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Anaerobic digestion demo wraps up in Wisconsin

By Anduin Kirkbride McElroy
A Wisconsin company recently completed a research and development project through the commercial demonstration of a high-solids, two-phase anaerobic digester. Afterward, Mark Heffernan, president of Bio-Products Engineering Corp., said his company's product is probably five years away from commercial operation.

In traditional anaerobic digestion, the feedstock is placed in one tank, where microbes digest it first into acid and then into methane. In the two-phase method, which was first brought to commercial scale in the 1970s, the acid and methane phases are separated. "When you separate the two microbial populations, you end up with capabilities that a conventional system doesn't have," Heffernan said. "We're taking the two-phase methodology and applying it to high solids."

The solid-loading content of conventional, two-phase systems runs between 2 percent and 6 percent, he said. High-rate digesters can operate with a solid-loading content of 8 percent. Bio-Products Engineering spent the past four years developing the acid phase that could operate at a solid-loading content of 10 percent to 15 percent at a loading rate of one ton per day per digester. "The next step is to take the digester, find money to operate it at five tons per day and build the methane phase to go with it," Heffernan said. "We want to operate that at a high-enough rate per day that shows commercial capability. The second step involves more money but is easier to do because it doesn't have the solids content."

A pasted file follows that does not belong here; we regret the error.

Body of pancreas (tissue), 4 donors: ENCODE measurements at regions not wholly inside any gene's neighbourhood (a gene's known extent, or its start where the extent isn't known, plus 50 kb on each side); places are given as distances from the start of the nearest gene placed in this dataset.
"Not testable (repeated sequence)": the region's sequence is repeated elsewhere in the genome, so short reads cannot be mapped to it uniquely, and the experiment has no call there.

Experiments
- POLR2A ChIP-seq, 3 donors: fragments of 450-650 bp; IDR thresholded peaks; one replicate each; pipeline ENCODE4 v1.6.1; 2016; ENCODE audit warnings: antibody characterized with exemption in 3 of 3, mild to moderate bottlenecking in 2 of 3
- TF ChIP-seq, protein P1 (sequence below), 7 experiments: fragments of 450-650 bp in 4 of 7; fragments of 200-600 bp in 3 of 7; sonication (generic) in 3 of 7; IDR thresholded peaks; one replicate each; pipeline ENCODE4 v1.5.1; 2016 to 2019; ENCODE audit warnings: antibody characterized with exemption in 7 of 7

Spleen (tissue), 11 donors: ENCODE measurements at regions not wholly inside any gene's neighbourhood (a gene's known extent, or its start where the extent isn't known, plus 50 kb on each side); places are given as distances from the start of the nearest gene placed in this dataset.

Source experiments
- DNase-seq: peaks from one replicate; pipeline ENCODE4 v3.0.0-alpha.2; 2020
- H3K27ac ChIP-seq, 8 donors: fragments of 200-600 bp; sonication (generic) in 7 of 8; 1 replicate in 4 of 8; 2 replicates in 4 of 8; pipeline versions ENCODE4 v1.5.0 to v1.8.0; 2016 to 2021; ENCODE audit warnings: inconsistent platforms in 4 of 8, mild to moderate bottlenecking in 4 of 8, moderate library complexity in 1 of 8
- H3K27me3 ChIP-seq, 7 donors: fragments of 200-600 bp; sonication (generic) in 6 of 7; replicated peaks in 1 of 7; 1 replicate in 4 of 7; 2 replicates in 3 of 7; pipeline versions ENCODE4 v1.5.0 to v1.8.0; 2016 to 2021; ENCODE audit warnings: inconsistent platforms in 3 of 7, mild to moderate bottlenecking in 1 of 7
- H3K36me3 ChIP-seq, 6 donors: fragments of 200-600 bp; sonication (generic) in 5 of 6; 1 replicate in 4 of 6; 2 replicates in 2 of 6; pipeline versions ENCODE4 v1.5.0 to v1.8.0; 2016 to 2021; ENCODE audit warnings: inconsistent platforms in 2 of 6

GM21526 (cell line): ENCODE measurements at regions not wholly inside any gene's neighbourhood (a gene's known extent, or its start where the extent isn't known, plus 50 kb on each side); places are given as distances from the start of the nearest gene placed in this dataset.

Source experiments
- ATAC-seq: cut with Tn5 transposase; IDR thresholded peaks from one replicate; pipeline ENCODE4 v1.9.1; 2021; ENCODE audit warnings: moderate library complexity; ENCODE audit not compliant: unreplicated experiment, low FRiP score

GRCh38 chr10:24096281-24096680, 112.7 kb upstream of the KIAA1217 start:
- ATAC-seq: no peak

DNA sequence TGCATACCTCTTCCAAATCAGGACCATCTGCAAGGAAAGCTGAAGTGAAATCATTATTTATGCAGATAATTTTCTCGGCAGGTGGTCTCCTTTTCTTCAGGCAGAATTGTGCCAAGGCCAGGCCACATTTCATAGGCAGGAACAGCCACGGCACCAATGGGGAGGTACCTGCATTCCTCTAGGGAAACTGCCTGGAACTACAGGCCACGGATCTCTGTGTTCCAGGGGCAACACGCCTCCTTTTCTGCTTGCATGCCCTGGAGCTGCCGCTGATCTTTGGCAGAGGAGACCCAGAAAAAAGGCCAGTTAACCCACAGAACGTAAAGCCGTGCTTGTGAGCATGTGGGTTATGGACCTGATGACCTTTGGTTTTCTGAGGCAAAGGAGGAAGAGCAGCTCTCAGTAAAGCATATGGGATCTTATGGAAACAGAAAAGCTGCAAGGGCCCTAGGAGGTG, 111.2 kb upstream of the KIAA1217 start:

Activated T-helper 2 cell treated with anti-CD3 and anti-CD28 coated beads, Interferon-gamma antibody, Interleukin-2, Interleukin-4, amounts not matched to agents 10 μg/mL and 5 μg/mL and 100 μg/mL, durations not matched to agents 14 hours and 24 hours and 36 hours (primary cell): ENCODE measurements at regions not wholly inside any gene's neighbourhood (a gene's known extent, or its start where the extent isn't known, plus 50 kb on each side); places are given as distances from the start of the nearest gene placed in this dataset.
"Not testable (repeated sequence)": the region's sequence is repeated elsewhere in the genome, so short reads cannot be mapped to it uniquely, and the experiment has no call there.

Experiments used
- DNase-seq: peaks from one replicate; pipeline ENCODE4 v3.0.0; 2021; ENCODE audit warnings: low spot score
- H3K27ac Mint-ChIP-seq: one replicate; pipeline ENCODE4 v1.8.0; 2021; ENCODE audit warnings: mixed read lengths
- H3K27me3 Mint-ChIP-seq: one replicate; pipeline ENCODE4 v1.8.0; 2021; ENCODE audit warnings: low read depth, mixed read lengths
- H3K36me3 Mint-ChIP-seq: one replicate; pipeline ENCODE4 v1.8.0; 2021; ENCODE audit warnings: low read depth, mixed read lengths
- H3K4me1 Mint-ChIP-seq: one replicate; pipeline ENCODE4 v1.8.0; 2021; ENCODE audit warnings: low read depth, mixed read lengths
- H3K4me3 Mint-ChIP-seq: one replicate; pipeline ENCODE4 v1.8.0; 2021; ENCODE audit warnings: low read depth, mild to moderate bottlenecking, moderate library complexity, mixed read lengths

The company would market this product to industrial food processors, brewers, wastewater treatment plants and ethanol facilities. This would benefit food processors in particular because they have a lot of waste and are also high energy consumers. "Potato plants, for example, process millions of pounds per day, but half of incoming pounds go out as waste," Heffernan said. "There's still energy left in those potatoes."

A high-solids system is necessary to process raw potatoes, which are 17 percent solids. "With our methodology, the energy potential of the raw material goes up because the efficiency of the process goes up," Heffernan said. "By going to a two-phase and higher solid-loading content, you produce a stronger acid environment. Those stronger acids are able to degrade and convert more of the raw material. The energy potential from a ton of material through our system goes up, as compared to a conventional digester. You have less solid residue because more of the original solids became liquid and then gas."
 

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